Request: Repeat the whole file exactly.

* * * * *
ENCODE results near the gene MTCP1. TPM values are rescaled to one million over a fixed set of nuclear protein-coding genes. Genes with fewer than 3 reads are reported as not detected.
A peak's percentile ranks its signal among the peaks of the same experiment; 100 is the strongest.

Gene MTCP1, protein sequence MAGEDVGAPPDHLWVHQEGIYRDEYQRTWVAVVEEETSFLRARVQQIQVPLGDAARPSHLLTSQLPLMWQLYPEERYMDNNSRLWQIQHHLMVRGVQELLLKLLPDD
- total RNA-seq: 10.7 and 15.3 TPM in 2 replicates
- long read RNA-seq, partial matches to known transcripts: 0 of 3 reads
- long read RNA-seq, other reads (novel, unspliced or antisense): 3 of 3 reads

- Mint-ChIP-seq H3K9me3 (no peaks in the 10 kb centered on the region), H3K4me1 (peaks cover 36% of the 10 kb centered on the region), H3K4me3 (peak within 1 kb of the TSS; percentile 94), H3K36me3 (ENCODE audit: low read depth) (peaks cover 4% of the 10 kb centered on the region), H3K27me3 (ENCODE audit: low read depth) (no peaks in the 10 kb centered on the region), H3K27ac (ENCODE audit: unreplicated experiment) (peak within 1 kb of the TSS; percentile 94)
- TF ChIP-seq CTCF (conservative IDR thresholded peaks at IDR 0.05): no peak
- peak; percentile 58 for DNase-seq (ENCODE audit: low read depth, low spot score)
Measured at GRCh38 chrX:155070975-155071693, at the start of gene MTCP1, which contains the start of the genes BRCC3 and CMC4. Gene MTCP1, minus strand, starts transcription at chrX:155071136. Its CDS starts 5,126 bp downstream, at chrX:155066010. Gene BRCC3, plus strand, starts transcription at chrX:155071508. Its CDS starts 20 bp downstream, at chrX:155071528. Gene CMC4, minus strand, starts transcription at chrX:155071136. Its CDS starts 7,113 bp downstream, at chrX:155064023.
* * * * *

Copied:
ENCODE results near the gene MTCP1. TPM values are rescaled to one million over a fixed set of nuclear protein-coding genes. Genes with fewer than 3 reads are reported as not detected.
A peak's percentile ranks its signal among the peaks of the same experiment; 100 is the strongest.

Gene MTCP1, protein sequence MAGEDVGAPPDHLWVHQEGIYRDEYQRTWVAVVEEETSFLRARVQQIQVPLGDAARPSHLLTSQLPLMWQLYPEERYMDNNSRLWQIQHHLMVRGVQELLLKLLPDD
- total RNA-seq: 10.7 and 15.3 TPM in 2 replicates
- long read RNA-seq, partial matches to known transcripts: 0 of 3 reads
- long read RNA-seq, other reads (novel, unspliced or antisense): 3 of 3 reads

- Mint-ChIP-seq H3K9me3 (no peaks in the 10 kb centered on the region), H3K4me1 (peaks cover 36% of the 10 kb centered on the region), H3K4me3 (peak within 1 kb of the TSS; percentile 94), H3K36me3 (ENCODE audit: low read depth) (peaks cover 4% of the 10 kb centered on the region), H3K27me3 (ENCODE audit: low read depth) (no peaks in the 10 kb centered on the region), H3K27ac (ENCODE audit: unreplicated experiment) (peak within 1 kb of the TSS; percentile 94)
- TF ChIP-seq CTCF (conservative IDR thresholded peaks at IDR 0.05): no peak
- peak; percentile 58 for DNase-seq (ENCODE audit: low read depth, low spot score)
Measured at GRCh38 chrX:155070975-155071693, at the start of gene MTCP1, which contains the start of the genes BRCC3 and CMC4. Gene MTCP1, minus strand, starts transcription at chrX:155071136. Its CDS starts 5,126 bp downstream, at chrX:155066010. Gene BRCC3, plus strand, starts transcription at chrX:155071508. Its CDS starts 20 bp downstream, at chrX:155071528. Gene CMC4, minus strand, starts transcription at chrX:155071136. Its CDS starts 7,113 bp downstream, at chrX:155064023.